MS Caribe – Photo: nedcruise.info

Following the completion of a refit in 1994, she received several changes to her name including Italia I, Italia Prima, and finally Valtur Prima with sailings primarily to Cuba. In 2002, she got a new name, Caribe, and operated with Festival Cruises continuing to sail from Cuba. Following the demise of Festival, she was purchased by Classic International Cruises and renamed Athena where she continued to sail until 2013 when she was bought by Portuscale Cruises and renamed Azores. She was sent to a shipyard in Marseille for a drydock refit and set sail by 2014 with a cruise from Lisbon, Portugal to Bremerhaven, Germany and ended in Genoa, Italy. By 2015 she had entered service with Cruise & Maritime Voyages, setting sail to the Caribbean.

Her last transfer saw the eventual name change to Astoria in 2016 with a charter to French tour operator Rivages Du Monde. It was later announced that she would begin sailing the Sea of Cortez in the winter months from the port of Puerto Penasco beginning in December 2019. After unexpected delays in dry dock, the sailings were pushed back until January 2020 with the 2020 season intending to be the final sailing season for Astoria in the CMV fleet. Cruise & Maritime Voyages entered administration in 2020 and the ship has since been laid up in Tilbury, England.

MV Astoria is the oldest passenger liner still sailing in deep water routes at the young age of 72 years old.

MS European Stars

(2002-present, 2002-2004 with Festival Cruises, 65,542 GT, 2,679 Passengers & 721 Crew)

MS European Stars – Photo: merchantships.info

Launched in 2002, European Stars was a sister ship to the European Vision. These sisters shared the same platform as the 1999 Mistral, but with an extended midsection providing for more passenger spaces and an additional deck with cabins that have private balconies. She entered service for Festival Cruises on an inaugural sailing from Barcelona. When Festival Cruises went bankrupt, European Stars was laid up in Barcelona for several months until MSC Cruises purchased her for 200 million Euros. She was renamed to MSC Sinfonia and began sailing in 2005.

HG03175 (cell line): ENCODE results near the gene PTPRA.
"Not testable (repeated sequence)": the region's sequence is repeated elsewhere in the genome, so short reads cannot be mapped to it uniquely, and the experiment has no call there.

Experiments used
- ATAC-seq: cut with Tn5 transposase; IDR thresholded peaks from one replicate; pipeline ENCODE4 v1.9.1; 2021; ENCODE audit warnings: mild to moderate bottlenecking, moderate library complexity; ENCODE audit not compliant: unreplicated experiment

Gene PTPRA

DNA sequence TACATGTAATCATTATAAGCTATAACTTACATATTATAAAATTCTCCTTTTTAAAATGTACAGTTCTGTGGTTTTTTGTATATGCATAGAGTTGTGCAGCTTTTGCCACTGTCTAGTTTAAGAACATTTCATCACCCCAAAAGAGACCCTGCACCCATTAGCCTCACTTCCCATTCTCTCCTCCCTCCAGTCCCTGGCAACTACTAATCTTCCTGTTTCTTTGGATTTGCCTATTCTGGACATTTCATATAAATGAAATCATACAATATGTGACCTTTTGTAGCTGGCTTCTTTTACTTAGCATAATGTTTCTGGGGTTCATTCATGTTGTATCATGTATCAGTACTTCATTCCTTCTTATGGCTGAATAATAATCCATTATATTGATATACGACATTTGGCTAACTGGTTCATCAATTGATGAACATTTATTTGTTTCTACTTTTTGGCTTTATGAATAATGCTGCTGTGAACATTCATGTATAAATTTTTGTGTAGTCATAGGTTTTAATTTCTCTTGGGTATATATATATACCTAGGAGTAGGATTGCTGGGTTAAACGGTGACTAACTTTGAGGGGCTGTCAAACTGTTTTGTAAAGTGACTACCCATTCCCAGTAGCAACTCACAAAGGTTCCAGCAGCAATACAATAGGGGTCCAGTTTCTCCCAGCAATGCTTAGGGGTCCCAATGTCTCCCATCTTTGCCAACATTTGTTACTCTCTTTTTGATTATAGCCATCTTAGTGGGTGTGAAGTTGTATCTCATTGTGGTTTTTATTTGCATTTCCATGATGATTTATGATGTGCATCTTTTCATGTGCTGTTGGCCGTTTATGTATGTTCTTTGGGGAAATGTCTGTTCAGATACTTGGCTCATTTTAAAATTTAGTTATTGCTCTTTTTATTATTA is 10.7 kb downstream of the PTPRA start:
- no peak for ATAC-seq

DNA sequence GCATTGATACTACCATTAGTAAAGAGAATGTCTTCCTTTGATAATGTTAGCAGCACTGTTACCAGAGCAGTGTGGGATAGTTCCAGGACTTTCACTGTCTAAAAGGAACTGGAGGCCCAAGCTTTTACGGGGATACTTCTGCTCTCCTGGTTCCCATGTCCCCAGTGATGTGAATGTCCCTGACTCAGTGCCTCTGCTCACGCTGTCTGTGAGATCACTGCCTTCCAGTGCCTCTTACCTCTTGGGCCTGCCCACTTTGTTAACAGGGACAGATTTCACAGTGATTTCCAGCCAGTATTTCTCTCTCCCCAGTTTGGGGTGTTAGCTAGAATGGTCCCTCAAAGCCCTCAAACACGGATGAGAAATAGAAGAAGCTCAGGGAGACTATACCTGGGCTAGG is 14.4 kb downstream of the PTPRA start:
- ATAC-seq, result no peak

During a 10-week refit in 2015, MSC Sinfonia received a 79-foot extension to the middle of the ship. This expansion added 193 cabins and weighed in at 2,400 tons.


Festival Cruises met their demise in 2004 due to the three new ships they were making payments on. The demand to sail with them wasn’t where it should have been since they didn’t have the largest ships or most innovations onboard. There were options for P&O to acquire the line as was attempted in 2000, however P&O backed out due to the low value of cruise shares at that time. In 2004, Royal Caribbean was looking into the option of buying the failed line, however the ships were seized by the owners of the shipyard that built the Mistral, European Vision and European Stars due to the failed contractual financial obligations.

Have you sailed on one of the Festival Cruises ships, whether under that name or one of the many other names that their ships have taken on? While the brand was around for a mere 10 years, they certainly had a strong fleet of ships with many still operating today!

4 thoughts on “Weekly Wednesday – Remembering Festival Cruises”

  1. I worked on Festival from 98 till the end of 2002. On the Flamenco, Bolero, Azur, and European Vision. They were great ships to work on and I took away a lovely souvenir – my husband, who was the DJ on the European Vision when we met.

    1. Rachel, thank you so much for sharing your experience with us. It’s great that you had such a wonderful time working for the line and what an awesome take-away to have met your lifelong partner. Hopefully our article brought back some great memories for you!

  2. I knew of European Vision, saw her berthed at Barbados and hadn’t thought much of it until evening. I was aboard QM2 on her maiden 14 night voyage from Southampton and as we departed the port, across the way that January, 2004 night, European Vision was a forlorn, strikingly eerie sight without any discernible lighting. She remained in layup there until after having been sold to MSC that spring. As of 2023 she remains with that line as Armonia.

    1. Wow! Thank you for sharing those details. It really is quite interesting to see how these older ships are treated. Always nice when they’re given a second life, we just hope that the ship is well respected by the MSC brand!